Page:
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  • Writer's pictureProfiles in Catholicism

With Thee Tender is the Night

Reviewed by Eileen Quinn Knight, Ph.D. Profiles in Catholicism



The author sent me a message written by Pope Francis thanking him for sending this book he wrote. It is a fascinating book as it takes some major themes of the author and parses them into very detailed mediations. It was written at a time when Pope Francis announced an extraordinary Holy Year of Mercy (in 2016). He did this on Friday April 10th while celebrating a penitential service in St. Peter’s Basilica. The author sees this as prophetic as so many have come to fear God to feel unloved and unlovable. Pope Francis said when he announced the Holy Year that the whole Church which has much to receive mercy because we are sinners, “will find the joy to rediscover and render fruitful the mercy of God, with which we are called to give consolation to every man and woman of our time.”


O’Brien states that we are on a journey to discover the real face of God and allow his love to pardon, heal and transform us. We will be transformed in the same passage from Isaiah to read: “Do not be afraid, for I have redeemed you. I have called you by your name. you are mine.” (Isa 43:1)


The text is made up of 7 Chapters with a conclusion and a bibliography. It is filled with meditations that call us to ponder God in our hearts. One of the chapters that stood out for me is Chapter 5: The Appalling Strangeness of the Mercy of God. He tells the story of Graham Greene’s audience with pope Paul VI. The Pope said he enjoyed the Power And the Glory, one of Greene’s books. Greene quipped that he was surprised that the Pope would read this one. Why, asked the Pope, Greene explained that the book had been banned by the Vatican! Pope Paul smiled and said maybe some might not like what was in it, especially the alcoholic priest but Greene should continue. Greene suffered from depression and knew the conclusion that engendered in his life. His characters were fallible and made mistakes, bit Greene always saw they were held by the mercy of God. One of Greene’s earlier works “Brighton Rock” contains a small time gangster called Pinky. He is a mean psychopath and is a killer. Rose is a gentle waitress but she could be a witness against Pinky, so Pinky charms her and marries her. Rose loves Pinky and refuses to betray him but she now believes she is damned because she is now Pinky’s accomplice. Pink is killed and Rose despairs. But she receives this reassurance: ”You can’t conceive my child nor can I or anyone the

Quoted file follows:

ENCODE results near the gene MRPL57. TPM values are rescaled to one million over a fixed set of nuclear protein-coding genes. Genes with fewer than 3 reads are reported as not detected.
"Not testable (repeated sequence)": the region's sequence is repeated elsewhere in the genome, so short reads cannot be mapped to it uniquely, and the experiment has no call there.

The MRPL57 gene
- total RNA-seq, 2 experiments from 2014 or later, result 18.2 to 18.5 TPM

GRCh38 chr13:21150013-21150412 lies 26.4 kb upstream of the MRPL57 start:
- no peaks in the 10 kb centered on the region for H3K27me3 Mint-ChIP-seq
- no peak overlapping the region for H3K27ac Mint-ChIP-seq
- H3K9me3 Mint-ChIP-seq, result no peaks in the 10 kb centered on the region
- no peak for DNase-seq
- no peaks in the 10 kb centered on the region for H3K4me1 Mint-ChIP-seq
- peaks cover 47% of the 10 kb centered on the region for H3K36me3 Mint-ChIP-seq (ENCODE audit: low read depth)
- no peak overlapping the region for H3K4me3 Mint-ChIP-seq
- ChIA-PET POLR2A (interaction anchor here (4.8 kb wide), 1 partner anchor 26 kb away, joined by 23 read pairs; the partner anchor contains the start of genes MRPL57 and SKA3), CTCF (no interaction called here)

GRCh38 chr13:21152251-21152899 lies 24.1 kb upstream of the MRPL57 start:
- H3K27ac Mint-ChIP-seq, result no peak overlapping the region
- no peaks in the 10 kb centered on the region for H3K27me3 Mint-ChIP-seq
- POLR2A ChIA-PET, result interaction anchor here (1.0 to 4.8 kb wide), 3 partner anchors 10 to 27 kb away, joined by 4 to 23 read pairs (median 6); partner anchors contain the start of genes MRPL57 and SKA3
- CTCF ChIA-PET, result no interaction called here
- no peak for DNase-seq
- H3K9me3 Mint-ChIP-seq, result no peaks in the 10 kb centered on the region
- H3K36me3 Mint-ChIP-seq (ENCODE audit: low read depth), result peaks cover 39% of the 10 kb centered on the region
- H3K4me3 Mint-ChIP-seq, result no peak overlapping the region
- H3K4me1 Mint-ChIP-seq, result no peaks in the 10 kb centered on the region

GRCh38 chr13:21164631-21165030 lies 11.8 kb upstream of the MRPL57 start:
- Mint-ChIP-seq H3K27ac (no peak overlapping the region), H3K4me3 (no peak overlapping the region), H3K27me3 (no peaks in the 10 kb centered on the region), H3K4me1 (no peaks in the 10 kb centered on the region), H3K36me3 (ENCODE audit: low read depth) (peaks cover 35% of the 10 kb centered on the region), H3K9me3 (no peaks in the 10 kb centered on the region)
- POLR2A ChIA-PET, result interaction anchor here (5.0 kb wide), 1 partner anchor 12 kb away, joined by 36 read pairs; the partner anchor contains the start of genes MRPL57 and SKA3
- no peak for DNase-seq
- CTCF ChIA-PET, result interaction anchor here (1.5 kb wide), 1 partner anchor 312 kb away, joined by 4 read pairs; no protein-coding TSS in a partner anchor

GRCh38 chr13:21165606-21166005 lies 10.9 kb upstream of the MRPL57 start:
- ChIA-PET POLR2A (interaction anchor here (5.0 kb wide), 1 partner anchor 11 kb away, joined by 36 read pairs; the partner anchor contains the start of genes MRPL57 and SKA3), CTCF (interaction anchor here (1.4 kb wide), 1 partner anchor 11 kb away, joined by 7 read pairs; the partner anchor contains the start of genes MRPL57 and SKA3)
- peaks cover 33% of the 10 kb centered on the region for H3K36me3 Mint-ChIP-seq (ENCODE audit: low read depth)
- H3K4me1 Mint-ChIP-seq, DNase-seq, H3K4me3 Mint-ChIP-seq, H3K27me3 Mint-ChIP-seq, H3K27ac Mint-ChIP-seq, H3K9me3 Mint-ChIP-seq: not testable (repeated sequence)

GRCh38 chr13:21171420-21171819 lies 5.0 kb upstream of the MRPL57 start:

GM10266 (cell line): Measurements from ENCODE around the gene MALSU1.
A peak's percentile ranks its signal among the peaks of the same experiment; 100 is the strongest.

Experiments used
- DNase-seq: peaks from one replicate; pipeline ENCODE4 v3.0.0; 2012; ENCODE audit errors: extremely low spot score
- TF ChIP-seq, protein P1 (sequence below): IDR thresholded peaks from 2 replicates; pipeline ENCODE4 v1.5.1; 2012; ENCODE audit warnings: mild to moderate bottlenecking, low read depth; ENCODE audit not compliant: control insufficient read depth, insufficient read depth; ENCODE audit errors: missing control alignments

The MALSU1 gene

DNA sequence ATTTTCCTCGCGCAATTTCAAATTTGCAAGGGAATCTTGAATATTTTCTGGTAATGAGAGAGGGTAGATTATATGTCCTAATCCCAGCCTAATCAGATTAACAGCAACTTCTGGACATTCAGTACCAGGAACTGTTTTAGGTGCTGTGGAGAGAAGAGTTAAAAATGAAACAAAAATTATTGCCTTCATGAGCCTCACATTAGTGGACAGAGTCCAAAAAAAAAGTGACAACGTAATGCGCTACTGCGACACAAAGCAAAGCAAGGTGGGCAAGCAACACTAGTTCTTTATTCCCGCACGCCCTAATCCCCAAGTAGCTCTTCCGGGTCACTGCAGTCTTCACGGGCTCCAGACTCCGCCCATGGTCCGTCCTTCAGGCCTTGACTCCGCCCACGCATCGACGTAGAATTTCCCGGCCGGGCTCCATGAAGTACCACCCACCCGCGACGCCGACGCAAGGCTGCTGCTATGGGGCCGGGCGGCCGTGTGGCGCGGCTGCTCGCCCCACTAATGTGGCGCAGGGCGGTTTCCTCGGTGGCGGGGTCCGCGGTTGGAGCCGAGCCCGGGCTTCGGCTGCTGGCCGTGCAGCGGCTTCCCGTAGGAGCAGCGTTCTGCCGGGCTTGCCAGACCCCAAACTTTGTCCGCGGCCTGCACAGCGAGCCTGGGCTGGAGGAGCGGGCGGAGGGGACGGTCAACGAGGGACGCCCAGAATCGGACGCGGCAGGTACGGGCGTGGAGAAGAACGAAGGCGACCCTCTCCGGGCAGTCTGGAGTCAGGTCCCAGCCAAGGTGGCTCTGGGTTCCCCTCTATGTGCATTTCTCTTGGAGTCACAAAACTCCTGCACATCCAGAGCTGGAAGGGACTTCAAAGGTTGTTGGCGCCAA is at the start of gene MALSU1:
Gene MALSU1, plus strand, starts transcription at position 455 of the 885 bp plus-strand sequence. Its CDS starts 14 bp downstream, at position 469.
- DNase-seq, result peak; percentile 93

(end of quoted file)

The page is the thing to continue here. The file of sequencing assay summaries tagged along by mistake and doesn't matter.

appalling…strangeness of the mercy of God…if he (Pinky) loved you…That shows there was some goon in him” in the end perhaps Rose is Pinky’s salvation. She is not far from God in her love of Pinky. Human love is a redemptive force in Greene’s works. The characters are tempted to despair at their inadequate response to God and what they perceive as their unworthiness of His love. Yet there is above all this the “appalling strangeness of the mercy of God”. When Greene was dying he was asked was he afraid. No, he said, because he knew that mercy of God, he knew the appalling strangeness of the mercy of God.


O’Brien writes with purpose and meaning and provides many meditations to the readers. He enjoyed writing it and you will enjoy reading it!

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